|Project by Jarrhead||posted 08-18-2015 04:42 AM||1987 views||9 times favorited||8 comments|
I have a large shop. It is a blessing and a curse. It’s a blessing because I have the space to do things, and position equipment for minimal conflict, without having to move stuff around to accommodate separate operations. I must admit that is nice. It’s a curse because I frequently find myself having to walk across the shop to get a tool that I need. Even though the exercise is good for me, it wears on me as being inefficient. I wanted to have a tool chest large enough to hold the small tools I use most frequently at the bench or assembly table, but with the mobility to keep it close at hand easily. Enter the Woodsmith plan for the Slant Front Tool Cart.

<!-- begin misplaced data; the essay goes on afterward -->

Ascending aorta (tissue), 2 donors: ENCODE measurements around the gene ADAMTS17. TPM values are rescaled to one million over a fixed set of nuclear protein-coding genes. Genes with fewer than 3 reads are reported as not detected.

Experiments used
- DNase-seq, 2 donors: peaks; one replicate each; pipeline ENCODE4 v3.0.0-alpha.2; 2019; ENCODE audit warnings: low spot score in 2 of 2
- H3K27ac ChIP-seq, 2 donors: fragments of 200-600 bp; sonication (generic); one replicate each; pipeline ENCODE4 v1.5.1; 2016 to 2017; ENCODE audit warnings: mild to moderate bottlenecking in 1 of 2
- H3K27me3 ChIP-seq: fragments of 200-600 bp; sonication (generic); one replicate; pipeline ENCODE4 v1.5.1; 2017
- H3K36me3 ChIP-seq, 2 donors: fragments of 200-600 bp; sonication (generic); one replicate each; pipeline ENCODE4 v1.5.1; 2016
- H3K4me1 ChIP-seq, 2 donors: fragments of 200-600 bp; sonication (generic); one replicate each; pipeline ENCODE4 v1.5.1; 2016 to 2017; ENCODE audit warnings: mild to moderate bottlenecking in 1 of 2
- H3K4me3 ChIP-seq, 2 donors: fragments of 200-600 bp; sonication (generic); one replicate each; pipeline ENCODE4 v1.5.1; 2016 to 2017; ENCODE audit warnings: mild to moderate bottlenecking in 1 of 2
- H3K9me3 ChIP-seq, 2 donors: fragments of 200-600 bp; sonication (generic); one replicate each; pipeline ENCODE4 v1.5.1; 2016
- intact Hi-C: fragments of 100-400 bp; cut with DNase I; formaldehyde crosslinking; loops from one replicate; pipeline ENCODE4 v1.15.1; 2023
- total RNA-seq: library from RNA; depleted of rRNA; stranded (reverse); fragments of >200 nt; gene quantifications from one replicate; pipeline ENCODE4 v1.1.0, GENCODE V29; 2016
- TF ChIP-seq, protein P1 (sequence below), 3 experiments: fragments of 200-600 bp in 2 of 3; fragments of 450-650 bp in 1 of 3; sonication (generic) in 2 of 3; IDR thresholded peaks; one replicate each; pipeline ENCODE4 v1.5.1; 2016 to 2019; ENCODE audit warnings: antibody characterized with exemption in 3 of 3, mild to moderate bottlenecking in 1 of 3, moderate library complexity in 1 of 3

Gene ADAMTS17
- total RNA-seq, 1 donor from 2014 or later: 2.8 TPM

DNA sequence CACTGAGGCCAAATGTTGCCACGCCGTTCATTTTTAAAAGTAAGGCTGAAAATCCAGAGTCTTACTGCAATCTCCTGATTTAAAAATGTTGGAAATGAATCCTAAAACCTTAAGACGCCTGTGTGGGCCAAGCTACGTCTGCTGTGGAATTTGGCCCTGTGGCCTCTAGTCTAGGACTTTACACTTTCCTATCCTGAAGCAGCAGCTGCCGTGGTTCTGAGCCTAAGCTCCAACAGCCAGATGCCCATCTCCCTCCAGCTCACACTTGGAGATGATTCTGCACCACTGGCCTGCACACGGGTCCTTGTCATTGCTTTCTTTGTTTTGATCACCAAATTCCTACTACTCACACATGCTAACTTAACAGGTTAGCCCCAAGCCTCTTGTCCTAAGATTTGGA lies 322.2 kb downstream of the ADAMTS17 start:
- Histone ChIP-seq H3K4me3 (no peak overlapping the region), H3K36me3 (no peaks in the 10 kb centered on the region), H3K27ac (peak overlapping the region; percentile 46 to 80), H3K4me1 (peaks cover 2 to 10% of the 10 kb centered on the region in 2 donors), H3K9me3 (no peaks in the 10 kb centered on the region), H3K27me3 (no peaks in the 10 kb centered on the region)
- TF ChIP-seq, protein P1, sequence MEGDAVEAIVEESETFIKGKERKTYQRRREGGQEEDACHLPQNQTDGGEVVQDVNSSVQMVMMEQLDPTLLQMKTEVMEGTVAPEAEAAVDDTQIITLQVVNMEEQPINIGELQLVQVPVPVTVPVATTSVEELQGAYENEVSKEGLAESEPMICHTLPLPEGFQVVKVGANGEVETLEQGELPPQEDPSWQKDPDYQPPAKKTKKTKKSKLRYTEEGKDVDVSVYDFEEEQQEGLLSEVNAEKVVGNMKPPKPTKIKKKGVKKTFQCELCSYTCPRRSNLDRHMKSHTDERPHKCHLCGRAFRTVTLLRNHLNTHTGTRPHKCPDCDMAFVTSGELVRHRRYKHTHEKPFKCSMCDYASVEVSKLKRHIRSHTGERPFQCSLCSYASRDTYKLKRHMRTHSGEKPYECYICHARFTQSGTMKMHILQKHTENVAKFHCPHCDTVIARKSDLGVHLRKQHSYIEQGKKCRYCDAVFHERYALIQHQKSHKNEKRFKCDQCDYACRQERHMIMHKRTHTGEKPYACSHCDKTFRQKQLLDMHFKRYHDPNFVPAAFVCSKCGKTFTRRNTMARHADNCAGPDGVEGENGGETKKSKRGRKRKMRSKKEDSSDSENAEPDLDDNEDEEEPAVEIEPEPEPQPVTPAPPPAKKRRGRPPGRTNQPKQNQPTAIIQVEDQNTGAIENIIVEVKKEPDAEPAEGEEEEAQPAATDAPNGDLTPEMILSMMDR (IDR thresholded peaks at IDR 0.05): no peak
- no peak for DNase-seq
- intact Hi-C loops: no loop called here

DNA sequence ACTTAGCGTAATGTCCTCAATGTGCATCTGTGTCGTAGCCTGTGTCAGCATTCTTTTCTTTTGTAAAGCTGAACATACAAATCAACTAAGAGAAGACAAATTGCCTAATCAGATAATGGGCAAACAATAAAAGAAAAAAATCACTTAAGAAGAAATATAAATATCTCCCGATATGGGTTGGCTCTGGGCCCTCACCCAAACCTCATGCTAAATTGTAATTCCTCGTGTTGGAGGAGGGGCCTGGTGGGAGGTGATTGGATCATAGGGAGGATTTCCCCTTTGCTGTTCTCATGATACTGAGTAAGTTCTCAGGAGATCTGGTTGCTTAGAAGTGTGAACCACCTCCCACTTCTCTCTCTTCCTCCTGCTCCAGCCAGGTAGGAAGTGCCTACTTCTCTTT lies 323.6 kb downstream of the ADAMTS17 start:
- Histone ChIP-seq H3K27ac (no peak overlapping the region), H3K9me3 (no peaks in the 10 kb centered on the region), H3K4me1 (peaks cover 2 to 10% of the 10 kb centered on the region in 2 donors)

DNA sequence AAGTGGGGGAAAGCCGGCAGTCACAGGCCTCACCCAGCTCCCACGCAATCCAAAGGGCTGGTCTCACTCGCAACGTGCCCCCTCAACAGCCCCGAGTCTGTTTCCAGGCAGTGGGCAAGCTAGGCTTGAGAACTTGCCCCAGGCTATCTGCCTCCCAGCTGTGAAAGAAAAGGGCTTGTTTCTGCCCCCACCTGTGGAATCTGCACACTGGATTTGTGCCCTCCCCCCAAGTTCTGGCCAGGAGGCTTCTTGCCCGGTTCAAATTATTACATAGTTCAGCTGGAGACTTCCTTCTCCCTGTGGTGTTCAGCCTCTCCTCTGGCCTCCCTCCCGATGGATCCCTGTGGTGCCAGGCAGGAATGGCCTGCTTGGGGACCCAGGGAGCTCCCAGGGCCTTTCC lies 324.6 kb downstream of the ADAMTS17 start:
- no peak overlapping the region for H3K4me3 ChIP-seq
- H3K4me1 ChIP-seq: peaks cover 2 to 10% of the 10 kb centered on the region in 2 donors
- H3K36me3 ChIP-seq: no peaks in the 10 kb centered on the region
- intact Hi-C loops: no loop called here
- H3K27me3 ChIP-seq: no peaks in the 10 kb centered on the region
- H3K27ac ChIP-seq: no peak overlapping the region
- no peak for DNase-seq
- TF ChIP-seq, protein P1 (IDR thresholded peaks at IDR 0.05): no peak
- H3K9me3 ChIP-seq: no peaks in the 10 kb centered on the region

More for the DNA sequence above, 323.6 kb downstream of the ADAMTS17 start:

This plan seemed to have all the attributes I was looking for. I wasn’t keen on some of the design features of the plan as it was presented though. So, I made some modifications. First of all, the original designer used hardwood edging on the plywood sides. A nice touch, but they didn’t go to the trouble to cover the edges all the way around. That would be fine, I guess if your tool chest would always be parked against the wall. I thought that defeated the mobility aspect. I expect my chest to spend as much time in the middle of the shop floor, as it will against the wall, so I wanted all four sides to have a finished look. The other changes I made were mostly related to the hardware used. The plan calls for the case to be assembled with screws and “Finish” washers. I didn’t like the look of the exposed screws with those finish washers. I decided instead to countersink the screws, and plug the holes. The other major hardware deviation was the drawer pulls, and the handles for the top chest. Certainly the metal pulls used by the designer serve their purpose, but I felt they made it look more like a dresser than a tool chest. Every tool chest I have ever seen has drawer pulls that run the full length of the drawer. I spent a little time searching for commercially available pulls I liked, but quickly decided to make my own. The case is constructed of ¾” Baltic Birch plywood, trimmed with maple edging. The rails and stiles, as well as the drawers are also maple. For a little accent, I decided to use mahogany for the drawer fronts, pulls, handles, and plugs. The whole thing is finished with Watco Danish Oil (Natural).